Andrew Kaufmann: I love it. I love everything about that.

Anne Wicks: So, one of the reasons why I think we’re fascinated about your work on happiness is it’s not like platitudinal happiness. It’s actually grounded in deeply understanding unhappiness and the role unhappiness plays in happiness. And I wonder if you just talk about that a little bit.

Arthur Brooks: Yeah. So, I teach a class at the Harvard Business School called “Leadership and Happiness,” and it’s a science class. It’s about 30% neuroscience. I talk a lot about the brain, I talk a lot about the experiments that expose these theories to data. And then I take the big questions from philosophy, expose them to the science, and then say, “how can you use this in your life?” And also, how can you use this as a leader? Because leaders, great leaders, are happiness teachers. People need to understand how to teach happiness if they’re going to be leaders, corporate leaders, political leaders, community leaders, family leaders, whatever it happens to be. So that’s really what the goal of this class is. One of the big misconceptions that my students come in with, and they’re all on average, 28-year-old MBAs. I have 180 students and a huge waiting list for the class because it is happiness. I say, “okay, you don’t understand happiness—you don’t understand it?” They’re like, “what do you mean I don’t understand it?” And I say, “no, no, no, no, no. You think happiness is a feeling, it’s not. Feelings are evidence of happiness.” Second, you think that you can actually, you’re hoping that you can be happy. You can’t because part of life is having negative emotions which are appropriate. It’s very dangerous not to have negative emotions because there are things that you need to react emotionally negatively to, and you need negative experiences to learn and grow. And so therefore, to become a happier person, because happiness is not a destination, it’s a direction, you need to become a lot more comfortable with unhappiness. And we spend a lot of the semester talking about the learning and growth, the beauty that comes from suffering and sacrifice, the sacredness that actually comes from pain in our lives and what we’re going to learn, and we’re going to help other people who are going through the serious business of life as well.

Anne Wicks: It’s kind of like how we think people get a little more interesting after they’ve been kicked in the teeth. It’s a little more real perhaps.

Arthur Brooks: Yeah, yeah. There’s a lot of cases of that. So, the number one question, the number one unit that’s most popular in my class is the business of falling in love and staying in love. That’s the number one. I mean, they are 28-year-olds. By that time, I was married, but a lot of them aren’t. And they’re kind of, man, I know how to do a startup business, but I don’t know how to do a startup life. The currency of your startup life, by the way, is love. And they feel baffled by that because nobody’s ever talked to them about that. Their parents haven’t talked to them about that. And if they go to therapy, they just get a whole bunch of nonsense, mostly about how to stand up for your rights as opposed to how do you love somebody fully and be loved? So, I talk about that from the neurochemical aspects of what it means to fall in love. What is the magical thinking you should avoid so you can stay in love? How can you have a successful marriage, it’s not a merger, it’s a startup because merger marriages are not that great. I mean, it could be worse. You could have a hostile takeover or an acquisition or something that would be worse, but you get my point. And so that’s all the stuff that I talk about, and that’s really, really critical. That’s what they want to talk about. And so, over the course of the class, when we’re talking about what love actually means, we look at the science of love in these particular ways, and it’s very, very practical. That is by far the most popular thing I teach.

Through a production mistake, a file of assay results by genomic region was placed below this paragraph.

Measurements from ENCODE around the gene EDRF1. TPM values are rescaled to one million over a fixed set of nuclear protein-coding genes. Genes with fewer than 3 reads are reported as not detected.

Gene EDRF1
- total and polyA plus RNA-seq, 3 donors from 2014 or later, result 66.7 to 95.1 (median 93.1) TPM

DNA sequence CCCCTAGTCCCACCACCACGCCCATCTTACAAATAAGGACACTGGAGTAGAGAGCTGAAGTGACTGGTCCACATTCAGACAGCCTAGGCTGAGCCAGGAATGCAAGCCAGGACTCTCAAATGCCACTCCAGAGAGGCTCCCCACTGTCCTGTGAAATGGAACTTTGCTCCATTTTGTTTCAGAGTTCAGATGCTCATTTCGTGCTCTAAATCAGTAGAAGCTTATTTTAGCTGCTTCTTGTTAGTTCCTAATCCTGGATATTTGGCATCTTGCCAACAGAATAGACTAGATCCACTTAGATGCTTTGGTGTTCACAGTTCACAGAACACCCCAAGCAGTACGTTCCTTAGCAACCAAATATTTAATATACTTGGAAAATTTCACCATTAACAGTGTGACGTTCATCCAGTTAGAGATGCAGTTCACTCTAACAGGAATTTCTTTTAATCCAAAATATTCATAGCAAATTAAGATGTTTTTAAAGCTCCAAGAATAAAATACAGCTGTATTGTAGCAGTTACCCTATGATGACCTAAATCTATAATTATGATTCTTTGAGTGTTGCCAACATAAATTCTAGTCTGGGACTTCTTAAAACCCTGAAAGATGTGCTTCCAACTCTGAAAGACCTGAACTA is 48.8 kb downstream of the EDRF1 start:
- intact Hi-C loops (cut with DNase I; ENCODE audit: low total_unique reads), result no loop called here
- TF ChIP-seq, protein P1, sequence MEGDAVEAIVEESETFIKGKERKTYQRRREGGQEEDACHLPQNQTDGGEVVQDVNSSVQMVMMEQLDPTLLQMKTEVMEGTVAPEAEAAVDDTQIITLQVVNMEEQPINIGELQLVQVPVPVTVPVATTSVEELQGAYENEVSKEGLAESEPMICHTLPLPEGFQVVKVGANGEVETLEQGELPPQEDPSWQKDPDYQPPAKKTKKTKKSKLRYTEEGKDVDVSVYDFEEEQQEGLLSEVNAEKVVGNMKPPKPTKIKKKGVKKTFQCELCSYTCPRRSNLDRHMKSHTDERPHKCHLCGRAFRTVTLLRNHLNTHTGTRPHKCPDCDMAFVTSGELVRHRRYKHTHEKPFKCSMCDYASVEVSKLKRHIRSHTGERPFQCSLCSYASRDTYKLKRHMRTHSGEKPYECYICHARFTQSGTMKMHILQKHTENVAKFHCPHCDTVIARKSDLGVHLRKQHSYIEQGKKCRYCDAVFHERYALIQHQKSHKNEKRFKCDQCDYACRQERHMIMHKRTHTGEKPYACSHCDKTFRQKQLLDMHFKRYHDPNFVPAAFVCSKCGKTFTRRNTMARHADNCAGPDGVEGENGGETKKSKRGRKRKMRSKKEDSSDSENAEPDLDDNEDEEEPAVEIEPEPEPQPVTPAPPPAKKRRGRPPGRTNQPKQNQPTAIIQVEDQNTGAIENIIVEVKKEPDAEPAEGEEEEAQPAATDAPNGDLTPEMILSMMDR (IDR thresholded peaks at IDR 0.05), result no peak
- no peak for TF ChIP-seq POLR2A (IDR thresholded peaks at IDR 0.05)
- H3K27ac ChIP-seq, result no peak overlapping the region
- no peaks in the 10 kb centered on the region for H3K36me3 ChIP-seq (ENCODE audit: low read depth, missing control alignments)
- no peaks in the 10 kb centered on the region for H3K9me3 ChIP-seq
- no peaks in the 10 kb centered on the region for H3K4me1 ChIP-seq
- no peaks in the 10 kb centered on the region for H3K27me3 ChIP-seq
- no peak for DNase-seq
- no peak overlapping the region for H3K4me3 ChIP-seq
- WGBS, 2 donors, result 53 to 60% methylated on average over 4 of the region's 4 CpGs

Andrew Kaufmann: There’s a great line in your book, “well astronomers study the stars. It doesn’t mean they can change them. But you can change happiness, you can be more happy.”

Arthur Brooks: Yeah, I did not know that. As a behaviorist, as a social scientist, I’ve been studying happiness forever. But for the first couple of decades of my study of happiness, I observed it. I wrote a book a long time ago that looked at what do happy people do, what are they doing differently than unhappy people? But idiotically, it never occurred to me that I should go do those things that the happier people do, right? It’s like, oh yeah, happier people do this, and unhappier people do that. Oh, isn’t that interesting? I was an observer. And that’s the wrong way, I need to be a participant. If you just study a book about golf, you’re not going to be a better golfer. You better go out and golf. I don’t know how to golf. I hate golf. But I do want to be happier, and that means I need to participate. It’s an engaged activity. Learn the science, change your habits, teach others, get happier. That’s the algorithm. That’s how it works. And I’ve gotten way happier since that epiphany.